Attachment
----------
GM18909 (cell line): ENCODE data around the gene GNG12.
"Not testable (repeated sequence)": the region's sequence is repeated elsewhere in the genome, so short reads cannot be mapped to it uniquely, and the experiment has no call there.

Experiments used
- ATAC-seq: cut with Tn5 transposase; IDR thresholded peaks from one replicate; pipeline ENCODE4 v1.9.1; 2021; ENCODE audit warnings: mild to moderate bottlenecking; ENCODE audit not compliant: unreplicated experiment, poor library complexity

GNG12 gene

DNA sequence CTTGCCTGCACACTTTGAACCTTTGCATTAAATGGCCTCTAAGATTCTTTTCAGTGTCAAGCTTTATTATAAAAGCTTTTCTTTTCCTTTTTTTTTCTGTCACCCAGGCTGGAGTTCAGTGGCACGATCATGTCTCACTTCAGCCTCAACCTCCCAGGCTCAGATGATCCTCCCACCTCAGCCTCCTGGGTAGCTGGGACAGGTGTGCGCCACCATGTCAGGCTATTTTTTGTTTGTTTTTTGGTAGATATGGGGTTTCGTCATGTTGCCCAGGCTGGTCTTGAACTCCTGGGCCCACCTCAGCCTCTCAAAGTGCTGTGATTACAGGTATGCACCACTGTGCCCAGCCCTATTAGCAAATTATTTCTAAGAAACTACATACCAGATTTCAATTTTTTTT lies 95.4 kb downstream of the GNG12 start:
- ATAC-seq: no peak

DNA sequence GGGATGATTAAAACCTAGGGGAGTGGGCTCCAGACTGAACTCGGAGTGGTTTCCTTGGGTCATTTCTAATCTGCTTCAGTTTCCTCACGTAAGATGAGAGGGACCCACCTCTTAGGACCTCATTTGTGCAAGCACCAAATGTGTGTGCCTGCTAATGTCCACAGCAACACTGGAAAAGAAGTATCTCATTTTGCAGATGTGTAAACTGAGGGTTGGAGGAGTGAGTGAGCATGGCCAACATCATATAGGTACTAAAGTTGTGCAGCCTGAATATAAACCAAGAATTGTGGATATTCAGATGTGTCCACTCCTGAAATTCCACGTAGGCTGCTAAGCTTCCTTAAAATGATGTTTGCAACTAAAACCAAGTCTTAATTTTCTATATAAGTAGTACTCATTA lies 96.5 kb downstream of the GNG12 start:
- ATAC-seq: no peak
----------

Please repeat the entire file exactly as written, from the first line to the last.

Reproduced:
GM18909 (cell line): ENCODE data around the gene GNG12.
"Not testable (repeated sequence)": the region's sequence is repeated elsewhere in the genome, so short reads cannot be mapped to it uniquely, and the experiment has no call there.

Experiments used
- ATAC-seq: cut with Tn5 transposase; IDR thresholded peaks from one replicate; pipeline ENCODE4 v1.9.1; 2021; ENCODE audit warnings: mild to moderate bottlenecking; ENCODE audit not compliant: unreplicated experiment, poor library complexity

GNG12 gene

DNA sequence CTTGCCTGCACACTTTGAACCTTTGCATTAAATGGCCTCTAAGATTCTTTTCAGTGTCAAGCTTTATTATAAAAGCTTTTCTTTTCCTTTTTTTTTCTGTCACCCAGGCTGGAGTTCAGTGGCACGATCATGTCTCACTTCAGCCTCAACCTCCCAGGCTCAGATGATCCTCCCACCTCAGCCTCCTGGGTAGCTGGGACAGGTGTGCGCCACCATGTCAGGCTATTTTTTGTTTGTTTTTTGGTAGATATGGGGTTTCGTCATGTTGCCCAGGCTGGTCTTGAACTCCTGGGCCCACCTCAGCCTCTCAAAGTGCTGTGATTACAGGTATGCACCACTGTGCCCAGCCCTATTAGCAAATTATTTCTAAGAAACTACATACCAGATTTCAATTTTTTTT lies 95.4 kb downstream of the GNG12 start:
- ATAC-seq: no peak

DNA sequence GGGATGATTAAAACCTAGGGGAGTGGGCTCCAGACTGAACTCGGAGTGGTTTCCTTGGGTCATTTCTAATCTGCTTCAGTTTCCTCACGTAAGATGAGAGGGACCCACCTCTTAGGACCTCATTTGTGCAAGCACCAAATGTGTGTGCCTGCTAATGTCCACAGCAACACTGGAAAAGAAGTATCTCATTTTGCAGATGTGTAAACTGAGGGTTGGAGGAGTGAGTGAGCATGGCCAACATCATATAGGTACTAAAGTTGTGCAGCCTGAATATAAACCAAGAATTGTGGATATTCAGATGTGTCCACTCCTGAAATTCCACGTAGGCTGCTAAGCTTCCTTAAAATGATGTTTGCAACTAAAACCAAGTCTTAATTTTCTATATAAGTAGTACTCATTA lies 96.5 kb downstream of the GNG12 start:
- ATAC-seq: no peak